Spring is here, which means it’s time for the annual Cooperative School District meetings in the Hollis-Brookline district. One of the articles proposed is of particular interest to students, taxpayers and the entire community: Article 2.
Article 2 allows for the addition of a new STEM lab at HBHS, as well as an updated weight room. The STEM lab would be used as a classroom for several engineering-related classes, as well as the new home base for the robotics team. The new weight room would be open to students for exercise during free periods, much like the current one. “I, as a school board member, voted to recommend this article with the STEM lab and the weight room because I feel like it’s going to enhance the education of all of our students,” said Holly Babcock.
During the first COOP meeting on March 15, which discussed the first three proposed articles, Article 2 failed to reach the two-thirds majority by only 32 votes. The COOP meeting went from 7pm-2am, and never officially finished. The meeting then continued the following Thursday on March 22, when it was decided that there would be a revote on Article 2. “I think Article 2 came up very late in the night, after babysitting closed, and we didn’t have enough people present to vote [at the first meeting],” said Babcock. “I think it’s a great idea, and it deserves to pass.”
The all-day revote on April 3 ended with the same conclusion: Article 2 failed. There are still lingering questions for when the same proposal goes back for a vote next year. Why is it important? How would it affect students? And, most importantly, why did it fail?
Article 2 would undoubtedly be beneficial for many Hollis Brookline High School students, particularly those interested in STEM careers and athletic activities. Students who participate in robotics were devastated to find out that Article 2 failed. “I was there when the results [of the first vote] were announced, and I burst into tears,” said robotics member Cordelia Scales ‘19.
With the new STEM lab, “[the robotics team] will get a new space and be a constant presence in the high school, which would increase membership. We’d be less spread out,” said Scales. Currently, members are dwindling, and the high school robotics team is crammed into several rooms in the middle school. Because these subgroups, including electronics, mechanical, and programming, are spread out, the robotics team can have trouble efficiently integrating their work.
In addition, according to Sara Hamblett ‘20, the setup of many necessary machines at the middle school is lacking the preferred amount of space. The proposed floor plan for the new STEM lab includes a fabrication lab, a separate room for cutting, a room for the 3D printer, a computer lab, a storage room and an elevator, which would help the robotics team work without cramping.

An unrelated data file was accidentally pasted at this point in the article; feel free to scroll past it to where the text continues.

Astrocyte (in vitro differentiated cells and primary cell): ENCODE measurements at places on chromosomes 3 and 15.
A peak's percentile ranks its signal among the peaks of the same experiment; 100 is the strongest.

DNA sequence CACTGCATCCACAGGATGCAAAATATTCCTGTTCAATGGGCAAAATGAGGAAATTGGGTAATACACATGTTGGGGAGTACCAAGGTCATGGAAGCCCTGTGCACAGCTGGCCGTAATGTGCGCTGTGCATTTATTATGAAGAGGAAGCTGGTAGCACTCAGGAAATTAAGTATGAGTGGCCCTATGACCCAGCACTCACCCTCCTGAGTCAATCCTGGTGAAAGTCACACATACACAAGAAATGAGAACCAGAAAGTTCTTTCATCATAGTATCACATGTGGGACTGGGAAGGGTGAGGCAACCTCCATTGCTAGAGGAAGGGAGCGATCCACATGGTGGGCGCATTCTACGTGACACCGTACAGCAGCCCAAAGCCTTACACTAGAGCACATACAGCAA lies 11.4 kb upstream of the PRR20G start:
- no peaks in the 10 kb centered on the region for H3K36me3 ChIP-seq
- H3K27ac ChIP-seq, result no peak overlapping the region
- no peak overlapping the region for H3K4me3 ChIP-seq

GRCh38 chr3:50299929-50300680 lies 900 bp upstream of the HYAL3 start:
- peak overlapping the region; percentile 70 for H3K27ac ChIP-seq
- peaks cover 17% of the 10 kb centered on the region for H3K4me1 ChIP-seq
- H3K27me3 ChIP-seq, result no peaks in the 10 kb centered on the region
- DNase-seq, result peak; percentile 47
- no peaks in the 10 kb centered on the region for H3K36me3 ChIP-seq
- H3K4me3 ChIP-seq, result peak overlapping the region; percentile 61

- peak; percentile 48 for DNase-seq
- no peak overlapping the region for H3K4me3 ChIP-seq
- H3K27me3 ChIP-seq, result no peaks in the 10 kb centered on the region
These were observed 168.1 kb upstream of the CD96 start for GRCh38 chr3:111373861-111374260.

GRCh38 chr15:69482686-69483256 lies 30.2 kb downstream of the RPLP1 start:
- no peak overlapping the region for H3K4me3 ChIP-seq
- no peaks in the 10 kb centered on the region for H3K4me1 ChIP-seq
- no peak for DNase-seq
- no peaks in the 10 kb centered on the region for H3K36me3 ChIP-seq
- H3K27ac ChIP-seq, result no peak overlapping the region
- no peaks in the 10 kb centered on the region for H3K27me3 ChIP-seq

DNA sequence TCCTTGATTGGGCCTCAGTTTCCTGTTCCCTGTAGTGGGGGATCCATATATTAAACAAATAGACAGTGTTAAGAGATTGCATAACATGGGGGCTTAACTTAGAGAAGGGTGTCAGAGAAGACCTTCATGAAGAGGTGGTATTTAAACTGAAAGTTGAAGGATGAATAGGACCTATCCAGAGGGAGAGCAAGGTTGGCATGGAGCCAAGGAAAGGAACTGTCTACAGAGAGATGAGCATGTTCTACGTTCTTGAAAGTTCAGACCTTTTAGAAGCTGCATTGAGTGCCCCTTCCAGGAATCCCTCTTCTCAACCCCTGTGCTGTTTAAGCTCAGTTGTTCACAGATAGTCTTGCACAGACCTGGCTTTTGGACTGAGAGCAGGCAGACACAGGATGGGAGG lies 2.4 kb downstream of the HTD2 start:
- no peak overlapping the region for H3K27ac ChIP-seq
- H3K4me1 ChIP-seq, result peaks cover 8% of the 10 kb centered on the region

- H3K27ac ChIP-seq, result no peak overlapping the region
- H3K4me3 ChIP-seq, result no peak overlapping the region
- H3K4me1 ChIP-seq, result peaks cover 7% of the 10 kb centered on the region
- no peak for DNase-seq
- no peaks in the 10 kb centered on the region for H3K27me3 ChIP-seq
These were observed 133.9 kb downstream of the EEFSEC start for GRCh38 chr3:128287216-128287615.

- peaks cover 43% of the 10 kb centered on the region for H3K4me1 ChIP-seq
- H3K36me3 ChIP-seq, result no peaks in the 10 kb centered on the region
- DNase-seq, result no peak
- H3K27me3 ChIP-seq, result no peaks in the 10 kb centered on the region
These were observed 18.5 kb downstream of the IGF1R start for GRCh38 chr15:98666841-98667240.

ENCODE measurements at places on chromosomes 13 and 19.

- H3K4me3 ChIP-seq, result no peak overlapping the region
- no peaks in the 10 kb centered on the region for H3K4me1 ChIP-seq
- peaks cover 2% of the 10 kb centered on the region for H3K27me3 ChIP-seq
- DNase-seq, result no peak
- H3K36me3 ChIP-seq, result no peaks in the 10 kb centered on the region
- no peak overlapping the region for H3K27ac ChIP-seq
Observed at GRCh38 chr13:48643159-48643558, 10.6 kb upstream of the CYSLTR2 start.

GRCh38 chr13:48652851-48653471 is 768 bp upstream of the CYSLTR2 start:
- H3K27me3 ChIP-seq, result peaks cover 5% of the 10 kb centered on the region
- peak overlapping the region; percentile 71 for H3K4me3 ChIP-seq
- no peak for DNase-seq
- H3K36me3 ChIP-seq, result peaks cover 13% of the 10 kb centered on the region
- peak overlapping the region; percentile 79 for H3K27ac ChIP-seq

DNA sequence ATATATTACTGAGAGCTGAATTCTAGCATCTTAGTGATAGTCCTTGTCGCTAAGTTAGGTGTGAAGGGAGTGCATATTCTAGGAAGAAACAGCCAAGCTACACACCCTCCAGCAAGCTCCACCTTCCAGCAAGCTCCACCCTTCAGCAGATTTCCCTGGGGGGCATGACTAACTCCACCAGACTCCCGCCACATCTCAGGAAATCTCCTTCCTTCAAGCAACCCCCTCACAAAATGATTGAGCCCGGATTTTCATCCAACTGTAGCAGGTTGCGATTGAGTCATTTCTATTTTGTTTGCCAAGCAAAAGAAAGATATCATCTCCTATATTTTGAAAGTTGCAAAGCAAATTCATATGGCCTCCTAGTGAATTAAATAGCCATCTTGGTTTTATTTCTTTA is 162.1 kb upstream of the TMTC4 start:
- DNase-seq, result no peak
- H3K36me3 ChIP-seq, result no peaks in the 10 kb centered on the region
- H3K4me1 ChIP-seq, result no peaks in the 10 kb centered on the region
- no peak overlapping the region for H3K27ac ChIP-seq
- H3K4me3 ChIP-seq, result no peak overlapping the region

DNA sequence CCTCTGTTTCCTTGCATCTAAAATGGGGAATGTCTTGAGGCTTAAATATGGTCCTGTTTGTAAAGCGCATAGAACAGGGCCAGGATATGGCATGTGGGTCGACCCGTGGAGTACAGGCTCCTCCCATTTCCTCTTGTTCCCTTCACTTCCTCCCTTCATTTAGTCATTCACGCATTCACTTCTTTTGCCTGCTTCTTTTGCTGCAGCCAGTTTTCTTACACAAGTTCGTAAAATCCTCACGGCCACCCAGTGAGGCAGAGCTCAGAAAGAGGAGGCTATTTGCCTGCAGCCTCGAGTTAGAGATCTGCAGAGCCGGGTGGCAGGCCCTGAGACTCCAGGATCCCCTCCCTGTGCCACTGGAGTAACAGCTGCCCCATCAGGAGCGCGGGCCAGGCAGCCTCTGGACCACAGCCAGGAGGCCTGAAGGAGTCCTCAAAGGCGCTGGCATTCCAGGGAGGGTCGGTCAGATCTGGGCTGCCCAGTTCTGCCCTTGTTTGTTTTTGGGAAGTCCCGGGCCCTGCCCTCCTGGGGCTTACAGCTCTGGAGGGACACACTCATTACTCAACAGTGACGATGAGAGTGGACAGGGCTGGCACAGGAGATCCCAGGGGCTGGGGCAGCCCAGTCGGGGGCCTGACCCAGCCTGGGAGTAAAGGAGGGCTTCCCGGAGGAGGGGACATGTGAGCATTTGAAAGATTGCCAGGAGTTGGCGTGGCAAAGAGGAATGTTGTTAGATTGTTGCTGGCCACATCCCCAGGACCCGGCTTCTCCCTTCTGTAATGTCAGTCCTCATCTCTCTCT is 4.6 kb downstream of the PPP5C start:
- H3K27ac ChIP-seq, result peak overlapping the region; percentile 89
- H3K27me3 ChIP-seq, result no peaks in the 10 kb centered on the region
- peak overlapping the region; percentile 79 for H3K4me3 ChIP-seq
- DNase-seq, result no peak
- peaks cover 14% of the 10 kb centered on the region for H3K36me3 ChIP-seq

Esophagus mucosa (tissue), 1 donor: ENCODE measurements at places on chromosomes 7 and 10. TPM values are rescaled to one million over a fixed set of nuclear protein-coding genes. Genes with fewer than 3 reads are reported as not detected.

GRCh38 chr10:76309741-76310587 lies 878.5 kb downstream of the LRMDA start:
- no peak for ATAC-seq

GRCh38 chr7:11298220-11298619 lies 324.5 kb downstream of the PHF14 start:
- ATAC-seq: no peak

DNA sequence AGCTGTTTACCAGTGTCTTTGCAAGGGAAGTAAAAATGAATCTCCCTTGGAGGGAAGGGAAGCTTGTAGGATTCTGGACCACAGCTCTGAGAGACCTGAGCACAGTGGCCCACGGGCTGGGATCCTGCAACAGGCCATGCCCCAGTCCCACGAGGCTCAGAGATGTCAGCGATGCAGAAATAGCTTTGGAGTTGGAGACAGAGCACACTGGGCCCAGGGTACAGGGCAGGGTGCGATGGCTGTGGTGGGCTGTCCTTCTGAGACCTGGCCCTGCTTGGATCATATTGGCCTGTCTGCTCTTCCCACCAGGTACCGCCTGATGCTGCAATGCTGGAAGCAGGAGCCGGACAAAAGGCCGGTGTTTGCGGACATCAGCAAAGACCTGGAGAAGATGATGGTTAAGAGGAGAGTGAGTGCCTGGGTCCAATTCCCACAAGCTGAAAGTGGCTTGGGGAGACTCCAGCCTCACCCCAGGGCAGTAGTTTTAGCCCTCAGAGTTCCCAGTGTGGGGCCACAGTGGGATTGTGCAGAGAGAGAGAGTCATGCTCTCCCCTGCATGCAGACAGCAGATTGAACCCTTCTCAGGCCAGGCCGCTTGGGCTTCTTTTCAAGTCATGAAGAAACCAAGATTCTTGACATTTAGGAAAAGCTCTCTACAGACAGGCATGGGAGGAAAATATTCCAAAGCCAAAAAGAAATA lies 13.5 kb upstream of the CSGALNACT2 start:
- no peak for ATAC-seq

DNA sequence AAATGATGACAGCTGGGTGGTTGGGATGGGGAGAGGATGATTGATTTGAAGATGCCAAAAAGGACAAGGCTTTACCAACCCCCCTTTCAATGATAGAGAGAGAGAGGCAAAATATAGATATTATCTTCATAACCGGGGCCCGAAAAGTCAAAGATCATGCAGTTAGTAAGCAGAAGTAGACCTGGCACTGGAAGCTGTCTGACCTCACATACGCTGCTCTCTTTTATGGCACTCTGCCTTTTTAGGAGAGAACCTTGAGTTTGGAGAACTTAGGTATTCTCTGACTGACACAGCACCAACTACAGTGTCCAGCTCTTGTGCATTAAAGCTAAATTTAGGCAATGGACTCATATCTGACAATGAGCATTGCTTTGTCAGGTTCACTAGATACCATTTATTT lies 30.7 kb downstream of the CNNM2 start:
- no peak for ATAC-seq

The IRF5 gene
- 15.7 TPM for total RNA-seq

Some students believe that the reason the STEM lab proposal failed was that many voters were not fully informed about the benefits of Article 2. “I feel like [the people who proposed Article 2] could have done a better job of informing about engineering classes, which will be held in the STEM lab,” said robotics member Hamblett. In fact, a poll of over 50 HB students showed that less than 20 students were aware of what Article 2 was about. Presenters focused more on the robotics team when explaining Article 2, and did not include the impacts on the athletic programs here at HB. Perhaps if the benefit to athletics programs was more fully explained, Article 2 would have passed.
Article 2 would not only be beneficial to the STEM curriculum, but also to the student athletes, who work hard to keep HBHS teams performing well. “Volleyball was a lot of work,” Nick Franzini ‘18, former volleyball athlete said, “but it was a lot of fun and definitely worth all the work I put into it”. A new weight room would mean a cleaner, more athlete-friendly space to work out and hone skills. Currently, many machines are broken or outdated, and a new weight room would create a cleaner and more modern space for student athletes.
One team that would definitely benefit from the new weight room is the crew team. Whenever they want to use the rowing machines, they have to carry them down a double flight of stairs, through the gymnasium, and out into the lobby. “[Having to carry the rowing machines] really sucks,” said Julia Pepin ‘19, a member of the HB crew team.
While most people believe Article 2 is a great idea, some students disagree. One student has a lot to say about the issue. “I just don’t think it would be worth it. As seen with the first vote, it failed to pass, meaning that the citizens weren’t fully on board with it… I would have to agree, as it doesn’t seem like building a STEM lab should be on the list of top priorities for HB going forward,” said Kyle Hsu ‘19. “Despite being an athlete, I don’t think it is worth it. Our weight room isn’t great, so a renovation would be nice, but not at the cost of an entirely new STEM lab that would only get used by a small fraction of students.”
Putting together Article 2 has taken countless hours of hard work and time from of the School Board members. They have worked with numerous committees, and have presented their work at many public forums and hearings. “We’ve been working with the facilities committee for over a year; we basically got very positive feedback from the public at all the forums. People had questions, and we addressed them, and we changed our plans based on the feedback we got,” said Babcock.
Next year, the same proposal for the STEM lab and weight room renovation will likely be cycled through the COOP system again. Article 2 would definitely benefit many students, including robotics team members, athletes, and those taking engineering classes. Next year, we’ll see if voters see those benefits when Article 2 goes to another vote.